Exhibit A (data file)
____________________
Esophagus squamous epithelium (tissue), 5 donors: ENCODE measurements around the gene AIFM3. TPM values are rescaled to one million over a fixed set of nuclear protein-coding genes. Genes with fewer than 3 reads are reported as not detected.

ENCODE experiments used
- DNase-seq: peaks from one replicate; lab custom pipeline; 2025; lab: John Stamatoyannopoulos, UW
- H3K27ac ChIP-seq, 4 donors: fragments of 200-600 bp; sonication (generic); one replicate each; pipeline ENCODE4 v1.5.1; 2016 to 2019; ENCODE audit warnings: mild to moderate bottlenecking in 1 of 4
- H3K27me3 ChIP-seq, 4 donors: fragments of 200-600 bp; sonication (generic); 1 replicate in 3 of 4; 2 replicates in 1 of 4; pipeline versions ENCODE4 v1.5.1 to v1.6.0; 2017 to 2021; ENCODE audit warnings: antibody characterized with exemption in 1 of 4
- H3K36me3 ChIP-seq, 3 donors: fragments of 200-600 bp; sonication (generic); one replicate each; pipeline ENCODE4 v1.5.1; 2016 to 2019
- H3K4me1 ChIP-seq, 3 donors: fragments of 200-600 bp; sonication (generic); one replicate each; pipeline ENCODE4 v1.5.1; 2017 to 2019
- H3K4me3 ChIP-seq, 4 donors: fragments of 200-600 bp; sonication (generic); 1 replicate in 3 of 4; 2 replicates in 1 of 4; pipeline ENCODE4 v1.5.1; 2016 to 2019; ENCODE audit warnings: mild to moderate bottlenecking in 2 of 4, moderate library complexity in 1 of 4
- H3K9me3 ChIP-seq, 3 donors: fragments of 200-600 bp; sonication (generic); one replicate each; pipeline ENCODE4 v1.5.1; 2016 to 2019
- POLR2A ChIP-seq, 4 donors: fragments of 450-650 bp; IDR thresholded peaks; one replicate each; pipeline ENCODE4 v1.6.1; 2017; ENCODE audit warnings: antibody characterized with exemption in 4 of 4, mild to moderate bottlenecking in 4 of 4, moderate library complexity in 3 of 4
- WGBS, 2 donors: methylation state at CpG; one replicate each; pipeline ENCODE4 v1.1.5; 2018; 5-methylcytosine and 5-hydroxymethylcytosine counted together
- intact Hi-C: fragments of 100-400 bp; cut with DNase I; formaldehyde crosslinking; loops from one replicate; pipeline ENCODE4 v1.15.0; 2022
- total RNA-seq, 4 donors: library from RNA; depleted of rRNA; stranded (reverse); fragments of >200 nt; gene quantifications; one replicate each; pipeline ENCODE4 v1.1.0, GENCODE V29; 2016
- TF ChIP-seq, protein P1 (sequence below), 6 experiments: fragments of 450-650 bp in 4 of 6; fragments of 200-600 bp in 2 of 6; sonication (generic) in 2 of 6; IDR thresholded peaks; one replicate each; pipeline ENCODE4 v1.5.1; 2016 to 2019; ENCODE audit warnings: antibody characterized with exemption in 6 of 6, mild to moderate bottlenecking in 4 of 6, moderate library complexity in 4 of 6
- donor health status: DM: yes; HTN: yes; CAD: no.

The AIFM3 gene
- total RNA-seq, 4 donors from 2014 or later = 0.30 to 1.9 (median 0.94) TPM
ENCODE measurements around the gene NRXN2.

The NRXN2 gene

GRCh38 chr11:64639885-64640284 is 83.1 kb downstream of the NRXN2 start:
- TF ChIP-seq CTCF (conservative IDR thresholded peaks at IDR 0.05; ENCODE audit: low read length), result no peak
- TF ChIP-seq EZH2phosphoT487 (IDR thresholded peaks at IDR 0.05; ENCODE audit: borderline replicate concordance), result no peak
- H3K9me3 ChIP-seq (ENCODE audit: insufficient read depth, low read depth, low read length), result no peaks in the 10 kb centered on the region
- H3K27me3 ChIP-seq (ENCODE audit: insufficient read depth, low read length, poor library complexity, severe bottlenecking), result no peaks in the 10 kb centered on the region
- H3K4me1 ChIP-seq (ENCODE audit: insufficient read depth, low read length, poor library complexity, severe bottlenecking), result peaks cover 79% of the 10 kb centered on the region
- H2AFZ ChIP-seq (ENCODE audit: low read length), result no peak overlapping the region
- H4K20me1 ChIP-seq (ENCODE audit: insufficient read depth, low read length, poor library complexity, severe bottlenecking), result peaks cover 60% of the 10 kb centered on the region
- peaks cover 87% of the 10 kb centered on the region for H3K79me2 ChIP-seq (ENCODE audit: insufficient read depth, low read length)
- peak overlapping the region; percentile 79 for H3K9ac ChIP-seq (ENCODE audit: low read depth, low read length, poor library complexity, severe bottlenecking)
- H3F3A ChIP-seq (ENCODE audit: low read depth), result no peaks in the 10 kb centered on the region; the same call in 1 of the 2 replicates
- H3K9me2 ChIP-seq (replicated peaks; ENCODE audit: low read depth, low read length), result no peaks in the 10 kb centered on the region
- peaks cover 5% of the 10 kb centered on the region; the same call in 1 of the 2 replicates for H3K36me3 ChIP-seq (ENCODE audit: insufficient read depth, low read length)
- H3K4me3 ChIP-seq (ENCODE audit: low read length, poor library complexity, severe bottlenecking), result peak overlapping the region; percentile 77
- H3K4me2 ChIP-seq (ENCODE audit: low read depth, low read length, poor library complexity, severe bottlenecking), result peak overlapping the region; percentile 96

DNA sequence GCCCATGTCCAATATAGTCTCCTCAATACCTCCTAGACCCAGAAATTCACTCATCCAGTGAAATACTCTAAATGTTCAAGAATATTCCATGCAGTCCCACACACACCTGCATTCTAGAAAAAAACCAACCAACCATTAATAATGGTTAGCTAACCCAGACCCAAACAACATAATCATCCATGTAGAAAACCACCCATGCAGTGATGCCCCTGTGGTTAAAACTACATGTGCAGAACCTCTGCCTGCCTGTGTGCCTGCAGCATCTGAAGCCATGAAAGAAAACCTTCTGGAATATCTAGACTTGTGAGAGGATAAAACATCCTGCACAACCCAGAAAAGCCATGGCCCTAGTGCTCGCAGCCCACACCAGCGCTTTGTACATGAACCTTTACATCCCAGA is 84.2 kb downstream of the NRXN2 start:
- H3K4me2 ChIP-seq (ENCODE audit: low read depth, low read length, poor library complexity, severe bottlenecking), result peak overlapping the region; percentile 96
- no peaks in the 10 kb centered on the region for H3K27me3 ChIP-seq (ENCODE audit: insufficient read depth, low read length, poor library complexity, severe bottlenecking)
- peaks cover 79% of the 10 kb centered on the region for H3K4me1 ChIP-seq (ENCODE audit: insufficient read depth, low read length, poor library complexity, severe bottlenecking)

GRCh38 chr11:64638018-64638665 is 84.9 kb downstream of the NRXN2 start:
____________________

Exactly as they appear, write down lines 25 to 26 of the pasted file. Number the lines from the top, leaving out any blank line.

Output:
- H3K4me1 ChIP-seq (ENCODE audit: insufficient read depth, low read length, poor library complexity, severe bottlenecking), result peaks cover 79% of the 10 kb centered on the region
- H2AFZ ChIP-seq (ENCODE audit: low read length), result no peak overlapping the region